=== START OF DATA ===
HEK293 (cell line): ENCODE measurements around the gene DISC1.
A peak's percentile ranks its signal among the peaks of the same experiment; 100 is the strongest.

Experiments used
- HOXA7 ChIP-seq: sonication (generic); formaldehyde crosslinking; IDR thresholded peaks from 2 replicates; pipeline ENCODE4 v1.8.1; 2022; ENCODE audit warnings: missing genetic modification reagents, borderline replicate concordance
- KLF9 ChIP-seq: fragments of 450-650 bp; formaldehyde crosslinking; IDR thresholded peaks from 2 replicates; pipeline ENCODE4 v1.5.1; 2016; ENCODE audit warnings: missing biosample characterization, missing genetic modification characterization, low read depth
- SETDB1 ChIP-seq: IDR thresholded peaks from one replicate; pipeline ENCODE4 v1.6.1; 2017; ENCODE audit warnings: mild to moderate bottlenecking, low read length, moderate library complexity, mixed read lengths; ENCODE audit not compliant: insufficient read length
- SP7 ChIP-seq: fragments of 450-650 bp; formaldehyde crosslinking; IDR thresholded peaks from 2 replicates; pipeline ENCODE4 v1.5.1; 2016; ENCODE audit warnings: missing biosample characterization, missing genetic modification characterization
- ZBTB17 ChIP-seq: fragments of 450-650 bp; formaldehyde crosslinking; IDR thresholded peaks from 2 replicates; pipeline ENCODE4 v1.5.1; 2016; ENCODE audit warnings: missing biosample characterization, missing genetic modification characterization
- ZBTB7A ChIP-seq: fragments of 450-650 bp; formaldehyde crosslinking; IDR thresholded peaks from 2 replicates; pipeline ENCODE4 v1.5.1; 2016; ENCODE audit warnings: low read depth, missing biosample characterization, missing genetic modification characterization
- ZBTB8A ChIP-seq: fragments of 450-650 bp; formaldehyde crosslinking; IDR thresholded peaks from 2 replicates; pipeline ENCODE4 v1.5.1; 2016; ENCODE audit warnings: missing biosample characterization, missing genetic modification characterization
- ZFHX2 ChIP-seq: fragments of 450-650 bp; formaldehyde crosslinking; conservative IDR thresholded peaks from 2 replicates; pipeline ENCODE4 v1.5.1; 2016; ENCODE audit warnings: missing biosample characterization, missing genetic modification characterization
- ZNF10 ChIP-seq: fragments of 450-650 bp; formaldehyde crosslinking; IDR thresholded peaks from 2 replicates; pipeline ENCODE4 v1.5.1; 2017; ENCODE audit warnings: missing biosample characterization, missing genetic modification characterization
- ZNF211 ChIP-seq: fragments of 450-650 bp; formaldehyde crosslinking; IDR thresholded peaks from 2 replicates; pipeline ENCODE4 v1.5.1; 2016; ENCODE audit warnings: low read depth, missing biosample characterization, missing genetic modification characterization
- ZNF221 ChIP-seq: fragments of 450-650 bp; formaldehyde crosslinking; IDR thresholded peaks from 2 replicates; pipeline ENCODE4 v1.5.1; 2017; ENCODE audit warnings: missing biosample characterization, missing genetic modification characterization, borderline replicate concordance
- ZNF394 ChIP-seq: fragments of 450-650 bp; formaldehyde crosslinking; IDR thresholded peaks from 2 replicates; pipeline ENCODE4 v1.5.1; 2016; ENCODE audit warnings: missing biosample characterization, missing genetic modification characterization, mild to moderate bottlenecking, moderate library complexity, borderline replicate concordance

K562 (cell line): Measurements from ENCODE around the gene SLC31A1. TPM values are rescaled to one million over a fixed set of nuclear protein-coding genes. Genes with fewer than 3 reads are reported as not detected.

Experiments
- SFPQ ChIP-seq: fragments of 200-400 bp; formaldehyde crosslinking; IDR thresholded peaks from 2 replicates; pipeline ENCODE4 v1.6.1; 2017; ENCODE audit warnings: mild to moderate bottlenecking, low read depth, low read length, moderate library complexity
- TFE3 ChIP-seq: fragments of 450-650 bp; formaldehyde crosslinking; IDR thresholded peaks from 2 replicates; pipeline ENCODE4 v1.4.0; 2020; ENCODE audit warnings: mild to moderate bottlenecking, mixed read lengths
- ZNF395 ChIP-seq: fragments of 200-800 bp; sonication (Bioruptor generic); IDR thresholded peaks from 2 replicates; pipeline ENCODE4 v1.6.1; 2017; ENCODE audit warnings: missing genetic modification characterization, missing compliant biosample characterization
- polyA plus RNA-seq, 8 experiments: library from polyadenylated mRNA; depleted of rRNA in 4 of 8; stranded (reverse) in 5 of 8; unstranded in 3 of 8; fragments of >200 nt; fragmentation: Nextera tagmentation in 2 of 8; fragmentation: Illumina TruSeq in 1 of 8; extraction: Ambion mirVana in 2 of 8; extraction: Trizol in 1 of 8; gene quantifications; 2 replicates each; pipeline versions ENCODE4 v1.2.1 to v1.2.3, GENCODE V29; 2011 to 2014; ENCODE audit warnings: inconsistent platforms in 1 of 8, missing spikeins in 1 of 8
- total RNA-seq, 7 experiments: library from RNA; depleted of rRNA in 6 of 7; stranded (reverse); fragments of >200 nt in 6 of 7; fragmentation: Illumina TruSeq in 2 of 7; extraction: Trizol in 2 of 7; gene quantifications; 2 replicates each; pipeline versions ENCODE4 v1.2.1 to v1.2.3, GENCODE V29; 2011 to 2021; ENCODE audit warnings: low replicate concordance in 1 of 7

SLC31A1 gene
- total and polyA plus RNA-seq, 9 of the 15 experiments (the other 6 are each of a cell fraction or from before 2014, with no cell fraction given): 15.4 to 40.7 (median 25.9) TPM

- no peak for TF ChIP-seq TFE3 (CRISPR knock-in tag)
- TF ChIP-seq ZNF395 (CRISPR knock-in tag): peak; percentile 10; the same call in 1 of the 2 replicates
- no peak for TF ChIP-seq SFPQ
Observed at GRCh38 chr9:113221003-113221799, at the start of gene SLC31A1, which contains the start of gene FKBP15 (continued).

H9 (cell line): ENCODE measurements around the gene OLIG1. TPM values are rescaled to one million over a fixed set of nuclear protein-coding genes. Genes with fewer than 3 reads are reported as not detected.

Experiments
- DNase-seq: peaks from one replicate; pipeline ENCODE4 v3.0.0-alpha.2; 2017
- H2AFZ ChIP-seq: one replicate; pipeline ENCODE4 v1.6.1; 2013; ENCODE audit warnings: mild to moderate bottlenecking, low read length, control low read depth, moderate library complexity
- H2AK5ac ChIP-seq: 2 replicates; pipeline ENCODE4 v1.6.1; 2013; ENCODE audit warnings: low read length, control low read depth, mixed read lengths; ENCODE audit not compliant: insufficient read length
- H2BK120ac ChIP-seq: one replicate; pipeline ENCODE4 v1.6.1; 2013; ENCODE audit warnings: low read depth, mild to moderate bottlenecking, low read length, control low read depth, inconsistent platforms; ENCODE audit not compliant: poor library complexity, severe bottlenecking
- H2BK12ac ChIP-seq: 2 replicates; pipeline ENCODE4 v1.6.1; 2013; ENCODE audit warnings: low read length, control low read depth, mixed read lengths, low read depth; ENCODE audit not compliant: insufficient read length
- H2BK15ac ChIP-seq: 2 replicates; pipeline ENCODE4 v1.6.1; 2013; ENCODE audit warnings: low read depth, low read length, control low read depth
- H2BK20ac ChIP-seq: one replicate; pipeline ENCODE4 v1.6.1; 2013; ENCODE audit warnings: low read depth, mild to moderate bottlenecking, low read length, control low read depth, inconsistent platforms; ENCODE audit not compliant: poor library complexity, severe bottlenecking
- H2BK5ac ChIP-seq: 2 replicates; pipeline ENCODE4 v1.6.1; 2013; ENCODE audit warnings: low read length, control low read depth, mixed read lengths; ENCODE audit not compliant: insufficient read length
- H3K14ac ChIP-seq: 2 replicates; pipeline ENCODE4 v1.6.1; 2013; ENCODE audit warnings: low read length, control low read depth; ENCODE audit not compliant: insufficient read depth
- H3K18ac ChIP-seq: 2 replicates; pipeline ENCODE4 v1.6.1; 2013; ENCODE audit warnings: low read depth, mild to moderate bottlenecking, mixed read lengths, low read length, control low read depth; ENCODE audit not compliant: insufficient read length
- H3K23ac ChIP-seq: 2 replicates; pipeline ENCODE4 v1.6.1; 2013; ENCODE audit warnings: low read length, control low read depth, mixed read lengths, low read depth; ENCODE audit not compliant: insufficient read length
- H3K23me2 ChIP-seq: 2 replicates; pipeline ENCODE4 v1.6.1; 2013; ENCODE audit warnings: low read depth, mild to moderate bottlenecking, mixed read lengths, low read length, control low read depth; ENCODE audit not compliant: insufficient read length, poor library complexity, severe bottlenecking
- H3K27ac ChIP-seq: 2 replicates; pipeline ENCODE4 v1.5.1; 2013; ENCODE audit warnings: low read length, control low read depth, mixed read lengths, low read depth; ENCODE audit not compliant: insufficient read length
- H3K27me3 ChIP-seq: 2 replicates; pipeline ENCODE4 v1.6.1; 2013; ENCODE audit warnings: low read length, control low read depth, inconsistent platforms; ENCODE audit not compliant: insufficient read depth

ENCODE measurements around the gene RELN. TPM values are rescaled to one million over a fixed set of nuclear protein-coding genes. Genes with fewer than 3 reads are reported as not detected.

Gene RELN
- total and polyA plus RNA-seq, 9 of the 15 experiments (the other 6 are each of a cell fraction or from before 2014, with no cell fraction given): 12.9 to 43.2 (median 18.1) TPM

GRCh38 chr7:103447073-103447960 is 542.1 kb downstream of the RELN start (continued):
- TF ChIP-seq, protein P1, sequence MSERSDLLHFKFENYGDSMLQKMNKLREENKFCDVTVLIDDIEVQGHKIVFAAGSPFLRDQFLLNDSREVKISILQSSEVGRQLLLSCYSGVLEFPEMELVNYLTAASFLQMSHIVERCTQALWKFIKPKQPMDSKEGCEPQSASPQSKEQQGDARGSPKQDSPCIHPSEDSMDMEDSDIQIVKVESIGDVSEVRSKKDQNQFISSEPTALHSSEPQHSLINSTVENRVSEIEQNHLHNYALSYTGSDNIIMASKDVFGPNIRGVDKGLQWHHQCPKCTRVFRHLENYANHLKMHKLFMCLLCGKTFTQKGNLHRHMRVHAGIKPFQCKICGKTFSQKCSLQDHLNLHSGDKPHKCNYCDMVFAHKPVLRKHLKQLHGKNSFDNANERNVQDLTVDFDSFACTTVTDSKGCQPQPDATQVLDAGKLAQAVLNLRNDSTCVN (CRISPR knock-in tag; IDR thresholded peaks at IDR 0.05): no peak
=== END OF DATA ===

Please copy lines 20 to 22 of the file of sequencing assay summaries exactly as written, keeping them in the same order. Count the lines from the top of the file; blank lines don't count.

- ZNF395 ChIP-seq: fragments of 200-800 bp; sonication (Bioruptor generic); IDR thresholded peaks from 2 replicates; pipeline ENCODE4 v1.6.1; 2017; ENCODE audit warnings: missing genetic modification characterization, missing compliant biosample characterization
- polyA plus RNA-seq, 8 experiments: library from polyadenylated mRNA; depleted of rRNA in 4 of 8; stranded (reverse) in 5 of 8; unstranded in 3 of 8; fragments of >200 nt; fragmentation: Nextera tagmentation in 2 of 8; fragmentation: Illumina TruSeq in 1 of 8; extraction: Ambion mirVana in 2 of 8; extraction: Trizol in 1 of 8; gene quantifications; 2 replicates each; pipeline versions ENCODE4 v1.2.1 to v1.2.3, GENCODE V29; 2011 to 2014; ENCODE audit warnings: inconsistent platforms in 1 of 8, missing spikeins in 1 of 8
- total RNA-seq, 7 experiments: library from RNA; depleted of rRNA in 6 of 7; stranded (reverse); fragments of >200 nt in 6 of 7; fragmentation: Illumina TruSeq in 2 of 7; extraction: Trizol in 2 of 7; gene quantifications; 2 replicates each; pipeline versions ENCODE4 v1.2.1 to v1.2.3, GENCODE V29; 2011 to 2021; ENCODE audit warnings: low replicate concordance in 1 of 7